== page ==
A lot of little Phi coprocessors lightens the load
Subject: General Tech | August 31, 2012 - 06:43 PM | Jeremy Hellstrom
Tagged: Intel, xeon, Xeon Phi, hot chips, larrabee
The Xeon Phi is not Larrabee but it does give a chance to remind people that Intel did at one time swear we would be seeing huge results from a lot of strung together Pentium chips. Nor is Many Integrated Cores the same as AMD's Magny-cours, although you can be forgiven if that thought popped into your head. Instead the Xeon Phi is a co-processor that will have 50 or more 512-bit SIMD architecture based processors, each with 512KB of Level 2 cache. These cores are comparatively slow on their own but have been designed to spread tasks over dozens of cores for parallel processing to make up for the lack of individual power. Intel sees Phi as a way to create HPC servers which will be physically smaller than one based solely on traditional Xeon based servers as well as being more efficient. There is still a lot more we need to learn about these chips; until then you can check out The Inquirer's article on Intel's answer to NVIDIA and AMD's HPC cards.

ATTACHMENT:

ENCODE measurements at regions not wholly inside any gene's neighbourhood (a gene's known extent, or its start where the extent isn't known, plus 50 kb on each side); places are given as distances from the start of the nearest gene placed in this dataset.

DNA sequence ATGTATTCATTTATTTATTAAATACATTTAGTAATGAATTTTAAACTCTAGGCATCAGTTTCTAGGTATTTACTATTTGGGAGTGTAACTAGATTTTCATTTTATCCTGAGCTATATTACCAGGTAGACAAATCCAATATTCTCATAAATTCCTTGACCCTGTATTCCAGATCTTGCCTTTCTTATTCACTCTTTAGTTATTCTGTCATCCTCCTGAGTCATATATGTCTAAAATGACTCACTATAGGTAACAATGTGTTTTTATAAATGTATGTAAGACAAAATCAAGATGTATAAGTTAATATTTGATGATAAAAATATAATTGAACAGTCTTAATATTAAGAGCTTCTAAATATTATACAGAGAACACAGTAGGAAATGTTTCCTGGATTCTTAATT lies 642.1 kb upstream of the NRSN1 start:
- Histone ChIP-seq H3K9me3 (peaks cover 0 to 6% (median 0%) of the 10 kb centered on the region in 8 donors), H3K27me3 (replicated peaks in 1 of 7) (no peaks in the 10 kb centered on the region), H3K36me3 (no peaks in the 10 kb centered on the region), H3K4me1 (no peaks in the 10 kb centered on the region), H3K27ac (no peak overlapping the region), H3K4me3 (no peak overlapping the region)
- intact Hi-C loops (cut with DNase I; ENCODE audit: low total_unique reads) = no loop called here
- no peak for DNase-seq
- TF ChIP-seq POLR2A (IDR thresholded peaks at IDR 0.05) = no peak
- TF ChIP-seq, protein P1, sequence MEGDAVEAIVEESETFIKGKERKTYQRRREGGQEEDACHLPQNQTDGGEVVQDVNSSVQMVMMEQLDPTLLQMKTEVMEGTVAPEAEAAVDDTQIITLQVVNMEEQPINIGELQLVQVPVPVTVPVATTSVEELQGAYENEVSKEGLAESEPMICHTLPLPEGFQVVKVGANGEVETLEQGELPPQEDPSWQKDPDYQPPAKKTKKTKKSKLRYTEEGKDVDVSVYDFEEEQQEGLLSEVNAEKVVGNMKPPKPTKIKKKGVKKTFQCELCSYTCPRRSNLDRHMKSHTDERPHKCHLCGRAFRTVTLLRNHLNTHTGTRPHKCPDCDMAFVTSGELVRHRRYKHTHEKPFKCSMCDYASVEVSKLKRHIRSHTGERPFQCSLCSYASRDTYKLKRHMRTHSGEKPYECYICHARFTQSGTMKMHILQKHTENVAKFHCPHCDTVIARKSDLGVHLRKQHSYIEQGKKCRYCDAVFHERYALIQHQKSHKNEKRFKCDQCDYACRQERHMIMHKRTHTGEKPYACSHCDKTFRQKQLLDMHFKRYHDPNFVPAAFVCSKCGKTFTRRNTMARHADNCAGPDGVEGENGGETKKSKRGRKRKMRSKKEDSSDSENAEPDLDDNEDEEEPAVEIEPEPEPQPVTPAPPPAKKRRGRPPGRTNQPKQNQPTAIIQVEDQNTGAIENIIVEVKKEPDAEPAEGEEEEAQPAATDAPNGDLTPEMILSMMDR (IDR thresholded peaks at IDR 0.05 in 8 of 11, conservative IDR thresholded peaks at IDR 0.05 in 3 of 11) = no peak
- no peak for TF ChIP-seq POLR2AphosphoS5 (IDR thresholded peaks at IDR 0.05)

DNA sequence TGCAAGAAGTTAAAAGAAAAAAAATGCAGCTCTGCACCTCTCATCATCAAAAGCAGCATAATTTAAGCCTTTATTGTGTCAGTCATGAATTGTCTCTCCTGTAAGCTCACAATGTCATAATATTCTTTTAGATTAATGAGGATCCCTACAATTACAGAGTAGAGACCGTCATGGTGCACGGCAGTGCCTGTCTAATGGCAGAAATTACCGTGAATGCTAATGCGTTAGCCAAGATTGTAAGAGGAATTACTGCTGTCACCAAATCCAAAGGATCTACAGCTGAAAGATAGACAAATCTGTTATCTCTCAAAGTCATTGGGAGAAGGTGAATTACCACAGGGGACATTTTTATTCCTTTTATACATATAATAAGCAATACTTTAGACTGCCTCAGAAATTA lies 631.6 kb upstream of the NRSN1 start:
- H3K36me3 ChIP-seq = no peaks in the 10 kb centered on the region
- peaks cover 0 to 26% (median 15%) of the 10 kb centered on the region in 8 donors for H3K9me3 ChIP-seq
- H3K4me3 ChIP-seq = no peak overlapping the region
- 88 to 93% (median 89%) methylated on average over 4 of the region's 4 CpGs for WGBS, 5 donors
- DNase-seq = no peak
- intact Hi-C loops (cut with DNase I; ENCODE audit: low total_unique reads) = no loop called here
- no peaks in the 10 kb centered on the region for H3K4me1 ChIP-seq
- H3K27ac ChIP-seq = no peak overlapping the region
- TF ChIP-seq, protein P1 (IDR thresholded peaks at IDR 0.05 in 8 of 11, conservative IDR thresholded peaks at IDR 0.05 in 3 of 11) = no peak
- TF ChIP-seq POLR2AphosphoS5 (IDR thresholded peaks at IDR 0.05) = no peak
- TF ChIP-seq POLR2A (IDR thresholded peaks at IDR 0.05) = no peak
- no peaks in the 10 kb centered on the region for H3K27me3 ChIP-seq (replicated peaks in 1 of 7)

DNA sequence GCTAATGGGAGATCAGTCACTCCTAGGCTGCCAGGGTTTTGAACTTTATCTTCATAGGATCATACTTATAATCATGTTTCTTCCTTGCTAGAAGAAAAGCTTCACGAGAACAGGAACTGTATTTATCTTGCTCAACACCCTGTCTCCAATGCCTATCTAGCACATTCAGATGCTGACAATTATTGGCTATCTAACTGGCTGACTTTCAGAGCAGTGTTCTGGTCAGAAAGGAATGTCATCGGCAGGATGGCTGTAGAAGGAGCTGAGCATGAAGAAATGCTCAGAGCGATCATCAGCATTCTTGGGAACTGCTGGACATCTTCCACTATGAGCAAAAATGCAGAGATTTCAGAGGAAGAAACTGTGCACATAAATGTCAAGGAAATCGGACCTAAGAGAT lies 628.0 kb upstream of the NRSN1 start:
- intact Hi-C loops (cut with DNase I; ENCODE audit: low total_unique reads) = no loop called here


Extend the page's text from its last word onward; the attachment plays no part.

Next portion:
"CHIPMAKER Intel revealed some architectural details of its upcoming Xeon Phi accelerator at the Hotchips conference, saying that the chip will feature 512-bit SIMD units."
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